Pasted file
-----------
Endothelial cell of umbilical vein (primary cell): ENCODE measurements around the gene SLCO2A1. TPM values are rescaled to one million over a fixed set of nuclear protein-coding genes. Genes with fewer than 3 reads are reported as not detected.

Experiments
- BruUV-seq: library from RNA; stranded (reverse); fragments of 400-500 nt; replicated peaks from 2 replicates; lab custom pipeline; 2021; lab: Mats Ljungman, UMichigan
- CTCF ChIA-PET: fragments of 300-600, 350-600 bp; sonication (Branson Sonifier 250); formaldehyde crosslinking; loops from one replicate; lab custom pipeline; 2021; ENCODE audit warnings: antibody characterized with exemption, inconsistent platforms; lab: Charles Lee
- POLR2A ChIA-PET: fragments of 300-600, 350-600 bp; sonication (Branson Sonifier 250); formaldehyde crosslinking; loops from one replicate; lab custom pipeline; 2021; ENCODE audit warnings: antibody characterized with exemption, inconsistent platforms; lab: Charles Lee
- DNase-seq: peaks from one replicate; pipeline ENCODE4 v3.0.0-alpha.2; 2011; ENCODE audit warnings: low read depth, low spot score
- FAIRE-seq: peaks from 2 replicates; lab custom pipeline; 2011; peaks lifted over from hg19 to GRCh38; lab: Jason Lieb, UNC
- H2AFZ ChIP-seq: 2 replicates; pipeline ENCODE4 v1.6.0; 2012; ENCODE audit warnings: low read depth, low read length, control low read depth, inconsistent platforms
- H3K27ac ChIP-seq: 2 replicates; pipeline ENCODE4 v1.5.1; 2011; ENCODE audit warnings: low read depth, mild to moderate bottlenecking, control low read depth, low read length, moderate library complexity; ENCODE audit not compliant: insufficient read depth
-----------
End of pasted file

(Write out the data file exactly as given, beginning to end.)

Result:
Endothelial cell of umbilical vein (primary cell): ENCODE measurements around the gene SLCO2A1. TPM values are rescaled to one million over a fixed set of nuclear protein-coding genes. Genes with fewer than 3 reads are reported as not detected.

Experiments
- BruUV-seq: library from RNA; stranded (reverse); fragments of 400-500 nt; replicated peaks from 2 replicates; lab custom pipeline; 2021; lab: Mats Ljungman, UMichigan
- CTCF ChIA-PET: fragments of 300-600, 350-600 bp; sonication (Branson Sonifier 250); formaldehyde crosslinking; loops from one replicate; lab custom pipeline; 2021; ENCODE audit warnings: antibody characterized with exemption, inconsistent platforms; lab: Charles Lee
- POLR2A ChIA-PET: fragments of 300-600, 350-600 bp; sonication (Branson Sonifier 250); formaldehyde crosslinking; loops from one replicate; lab custom pipeline; 2021; ENCODE audit warnings: antibody characterized with exemption, inconsistent platforms; lab: Charles Lee
- DNase-seq: peaks from one replicate; pipeline ENCODE4 v3.0.0-alpha.2; 2011; ENCODE audit warnings: low read depth, low spot score
- FAIRE-seq: peaks from 2 replicates; lab custom pipeline; 2011; peaks lifted over from hg19 to GRCh38; lab: Jason Lieb, UNC
- H2AFZ ChIP-seq: 2 replicates; pipeline ENCODE4 v1.6.0; 2012; ENCODE audit warnings: low read depth, low read length, control low read depth, inconsistent platforms
- H3K27ac ChIP-seq: 2 replicates; pipeline ENCODE4 v1.5.1; 2011; ENCODE audit warnings: low read depth, mild to moderate bottlenecking, control low read depth, low read length, moderate library complexity; ENCODE audit not compliant: insufficient read depth